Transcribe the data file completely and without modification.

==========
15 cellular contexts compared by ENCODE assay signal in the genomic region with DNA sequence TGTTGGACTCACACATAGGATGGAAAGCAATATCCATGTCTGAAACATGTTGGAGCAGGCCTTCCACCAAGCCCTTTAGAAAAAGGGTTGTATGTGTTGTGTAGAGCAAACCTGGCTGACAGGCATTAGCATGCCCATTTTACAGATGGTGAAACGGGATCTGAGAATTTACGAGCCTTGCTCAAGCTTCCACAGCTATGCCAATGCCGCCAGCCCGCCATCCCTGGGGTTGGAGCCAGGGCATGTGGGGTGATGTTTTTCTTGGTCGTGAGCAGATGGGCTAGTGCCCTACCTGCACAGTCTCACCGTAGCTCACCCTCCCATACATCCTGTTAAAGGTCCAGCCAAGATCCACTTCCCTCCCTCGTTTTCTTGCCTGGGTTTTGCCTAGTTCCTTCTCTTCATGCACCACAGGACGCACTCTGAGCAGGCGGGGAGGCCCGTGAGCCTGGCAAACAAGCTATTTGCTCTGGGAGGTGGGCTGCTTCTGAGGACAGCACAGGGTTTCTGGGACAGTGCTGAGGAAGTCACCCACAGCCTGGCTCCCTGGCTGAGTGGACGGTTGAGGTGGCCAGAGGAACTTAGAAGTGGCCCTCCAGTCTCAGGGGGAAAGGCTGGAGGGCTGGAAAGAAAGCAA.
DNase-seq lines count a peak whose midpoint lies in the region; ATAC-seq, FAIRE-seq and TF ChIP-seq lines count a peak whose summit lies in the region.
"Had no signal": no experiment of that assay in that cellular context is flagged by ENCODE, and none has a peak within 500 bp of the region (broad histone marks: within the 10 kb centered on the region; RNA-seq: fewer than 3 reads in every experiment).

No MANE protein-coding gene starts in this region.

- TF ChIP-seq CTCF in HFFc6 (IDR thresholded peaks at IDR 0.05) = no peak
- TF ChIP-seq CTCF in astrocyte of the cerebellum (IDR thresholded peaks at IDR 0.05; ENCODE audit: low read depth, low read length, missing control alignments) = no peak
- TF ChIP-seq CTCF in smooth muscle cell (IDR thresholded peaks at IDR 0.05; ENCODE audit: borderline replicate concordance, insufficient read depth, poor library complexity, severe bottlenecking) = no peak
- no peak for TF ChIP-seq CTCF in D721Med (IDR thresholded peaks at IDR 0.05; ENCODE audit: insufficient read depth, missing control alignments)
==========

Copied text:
15 cellular contexts compared by ENCODE assay signal in the genomic region with DNA sequence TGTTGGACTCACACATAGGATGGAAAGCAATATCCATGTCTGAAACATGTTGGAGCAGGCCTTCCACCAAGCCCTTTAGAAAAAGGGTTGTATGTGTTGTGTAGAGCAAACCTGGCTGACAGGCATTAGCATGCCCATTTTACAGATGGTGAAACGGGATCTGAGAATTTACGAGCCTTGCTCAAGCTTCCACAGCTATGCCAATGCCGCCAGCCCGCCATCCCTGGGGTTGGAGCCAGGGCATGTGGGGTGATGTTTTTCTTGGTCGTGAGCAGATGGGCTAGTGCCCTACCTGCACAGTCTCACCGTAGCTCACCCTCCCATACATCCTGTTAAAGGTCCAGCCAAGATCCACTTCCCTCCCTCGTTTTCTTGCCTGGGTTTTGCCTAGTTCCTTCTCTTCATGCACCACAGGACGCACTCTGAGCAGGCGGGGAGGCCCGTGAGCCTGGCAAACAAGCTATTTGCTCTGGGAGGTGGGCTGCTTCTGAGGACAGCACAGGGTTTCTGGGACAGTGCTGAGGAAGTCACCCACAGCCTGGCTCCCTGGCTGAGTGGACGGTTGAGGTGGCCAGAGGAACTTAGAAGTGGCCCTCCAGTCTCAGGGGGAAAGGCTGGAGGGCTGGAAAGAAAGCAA.
DNase-seq lines count a peak whose midpoint lies in the region; ATAC-seq, FAIRE-seq and TF ChIP-seq lines count a peak whose summit lies in the region.
"Had no signal": no experiment of that assay in that cellular context is flagged by ENCODE, and none has a peak within 500 bp of the region (broad histone marks: within the 10 kb centered on the region; RNA-seq: fewer than 3 reads in every experiment).

No MANE protein-coding gene starts in this region.

- TF ChIP-seq CTCF in HFFc6 (IDR thresholded peaks at IDR 0.05) = no peak
- TF ChIP-seq CTCF in astrocyte of the cerebellum (IDR thresholded peaks at IDR 0.05; ENCODE audit: low read depth, low read length, missing control alignments) = no peak
- TF ChIP-seq CTCF in smooth muscle cell (IDR thresholded peaks at IDR 0.05; ENCODE audit: borderline replicate concordance, insufficient read depth, poor library complexity, severe bottlenecking) = no peak
- no peak for TF ChIP-seq CTCF in D721Med (IDR thresholded peaks at IDR 0.05; ENCODE audit: insufficient read depth, missing control alignments)